Have you heard the toilet flushing sound when in conference calls(because someone forgot to mute their phone)? Bet you will not hear that when you have your participants turn on the video.
You got to be on the video, else we close the meeting right away. You join on video, else you don’t. Period.
You got to join the meeting from a quiet place, not “dial-in” it from the bus when you are on your way home. And you must be on the video. Period.
Even if one person breaks the expectations once, we close the meeting right away. We break it once, it is an excuse to break it the second time and we are back with the self-fulfilling prophecy of bad virtual meetings
Normalize the communication channels – One person is remote? Then everyone is joining remotely using their own video from their laptop. Two people cannot join using the same video. Don’t have a camera? GET ONE !!
Facilitator and participant tip – try having the video right below the camera (than having the video on a different screen) in your laptops/computer. It creates an impression that you are looking into the camera when you are looking into the video
In-person meetings and co-located teams work because we “socialize” quite a bit. Try having some “social” time in virtual meetings as well. Try “bring your own cider” (the choice of drink will depend on the timezone of the participants)
As a facilitator, you got to have everyone engaged – here are a few tips
Get everyone on video.
This minimizes the participants’ tendency to multi-task
This also prevents people from anonymously snooping in. Have you had people join a conference call and not announce themselves? Will you let someone walk into your in-person meeting with a mask on? If no, why would you have someone snoop into your virtual meeting?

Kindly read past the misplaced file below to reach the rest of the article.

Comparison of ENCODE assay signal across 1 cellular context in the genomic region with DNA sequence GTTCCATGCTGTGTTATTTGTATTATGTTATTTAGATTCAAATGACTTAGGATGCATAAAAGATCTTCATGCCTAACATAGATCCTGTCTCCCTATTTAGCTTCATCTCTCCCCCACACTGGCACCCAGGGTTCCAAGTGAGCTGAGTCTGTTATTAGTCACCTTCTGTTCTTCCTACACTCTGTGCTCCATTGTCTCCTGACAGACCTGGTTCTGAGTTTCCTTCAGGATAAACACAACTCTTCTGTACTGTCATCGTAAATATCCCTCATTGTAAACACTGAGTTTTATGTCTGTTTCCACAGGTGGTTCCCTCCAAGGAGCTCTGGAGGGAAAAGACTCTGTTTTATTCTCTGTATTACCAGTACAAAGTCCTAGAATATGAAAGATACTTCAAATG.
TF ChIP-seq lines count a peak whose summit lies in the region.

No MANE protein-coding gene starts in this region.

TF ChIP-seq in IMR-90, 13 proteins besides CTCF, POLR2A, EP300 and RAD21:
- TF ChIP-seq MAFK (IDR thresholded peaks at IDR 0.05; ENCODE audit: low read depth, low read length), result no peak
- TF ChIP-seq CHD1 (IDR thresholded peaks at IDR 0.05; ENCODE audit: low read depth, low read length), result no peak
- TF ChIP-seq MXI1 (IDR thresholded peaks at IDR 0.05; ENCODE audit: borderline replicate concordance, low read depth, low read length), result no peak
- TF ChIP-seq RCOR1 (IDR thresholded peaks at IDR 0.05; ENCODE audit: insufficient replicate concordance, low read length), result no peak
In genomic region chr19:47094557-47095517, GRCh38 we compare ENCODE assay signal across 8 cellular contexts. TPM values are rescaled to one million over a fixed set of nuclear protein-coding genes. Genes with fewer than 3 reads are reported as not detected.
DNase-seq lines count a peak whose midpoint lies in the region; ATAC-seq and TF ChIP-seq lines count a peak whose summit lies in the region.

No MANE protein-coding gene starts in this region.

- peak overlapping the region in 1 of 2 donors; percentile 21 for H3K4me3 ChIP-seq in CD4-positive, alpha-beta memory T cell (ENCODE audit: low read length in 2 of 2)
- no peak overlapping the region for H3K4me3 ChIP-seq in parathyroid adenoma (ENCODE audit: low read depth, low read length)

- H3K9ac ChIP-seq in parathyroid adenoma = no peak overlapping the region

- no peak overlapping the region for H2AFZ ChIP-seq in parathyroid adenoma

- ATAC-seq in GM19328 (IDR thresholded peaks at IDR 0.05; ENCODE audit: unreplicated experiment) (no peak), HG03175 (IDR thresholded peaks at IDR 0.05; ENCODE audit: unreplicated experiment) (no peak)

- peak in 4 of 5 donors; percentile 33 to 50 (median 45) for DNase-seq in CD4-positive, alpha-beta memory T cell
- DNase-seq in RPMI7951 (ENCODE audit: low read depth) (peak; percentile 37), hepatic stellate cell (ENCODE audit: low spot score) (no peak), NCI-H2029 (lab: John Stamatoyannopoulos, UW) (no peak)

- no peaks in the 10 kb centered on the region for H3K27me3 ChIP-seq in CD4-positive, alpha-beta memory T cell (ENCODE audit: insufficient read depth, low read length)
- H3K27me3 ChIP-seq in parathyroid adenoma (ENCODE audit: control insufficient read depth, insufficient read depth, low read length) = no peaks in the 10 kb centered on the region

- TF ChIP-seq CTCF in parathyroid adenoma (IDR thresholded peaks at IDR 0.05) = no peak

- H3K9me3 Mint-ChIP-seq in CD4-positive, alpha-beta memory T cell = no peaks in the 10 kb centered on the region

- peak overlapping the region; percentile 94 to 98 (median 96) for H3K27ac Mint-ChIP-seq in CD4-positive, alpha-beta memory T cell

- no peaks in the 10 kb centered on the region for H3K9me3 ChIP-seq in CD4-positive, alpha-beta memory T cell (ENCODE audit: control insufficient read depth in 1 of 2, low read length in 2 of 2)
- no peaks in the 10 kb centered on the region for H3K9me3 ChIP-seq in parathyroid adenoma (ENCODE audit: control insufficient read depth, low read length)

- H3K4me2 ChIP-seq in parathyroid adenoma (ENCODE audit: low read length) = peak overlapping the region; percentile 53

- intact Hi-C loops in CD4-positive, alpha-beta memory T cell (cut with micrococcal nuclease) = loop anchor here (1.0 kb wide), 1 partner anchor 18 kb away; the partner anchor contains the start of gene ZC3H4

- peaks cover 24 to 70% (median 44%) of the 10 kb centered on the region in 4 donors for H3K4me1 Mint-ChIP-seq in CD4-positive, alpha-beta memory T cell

Avoid PowerPoints – it is just one-way broadcast. Use tools that support “virtual” break-out rooms.
Increase psychological safety (more on this in a different blog later) so that people can actually speak up.
Facilitator tips –
Like my friend Mike Dwyer says – use the NOSTUESO rule – No One Speaks Twice Until Everyone Speaks Once. And the participant has the right to pass. This creates space for people to speak up. Also, if participants speak up in the first five minutes, they are much more likely to speak again.
Hard to pass a talking stick and figuring out who should talk next in a virtual meeting when facilitating round-robin discussion – try this idea – Have a participant speak and then nominate the next person. And repeat till everyone speaks
Prepare… prepare… prepare. You cannot wing a virtual meeting. You need more preparation. And you need a Plan B as well. What if the internet connection fails? What if your laptop crashes?
Pay attention to discomfort – participants can only sit in once place for so long
Bring psychological safety and engagement from everyone into the working agreement. What might be the few ways that we damage psychological safety (sometimes unconsciously)?
Have someone paraphrase what a speaker said. This makes people pay more attention and also ensures that the speaker’s message landed as intended
If appropriate, use tools like https://www.mentimeter.com/ or https://kahoot.com/ to increase engagement during the meeting by having participants answer questions.
When women speak first, the probability that other women speak is higher.
Remote meetings are a lot smaller than in-person meetings. It is hard to have more than 12 people in a virtual meeting (and then expect them to be engaged). If you are new start with six, then build up.
Having distributed team members is always a challenge in many aspects in a scrum team. One of the challenges is performing a meaningful, effective and with good results retrospective. Shirly Ronen-Harel created this collection which will provide some insights on the subject: http://tracks.roojoom.com/r/73149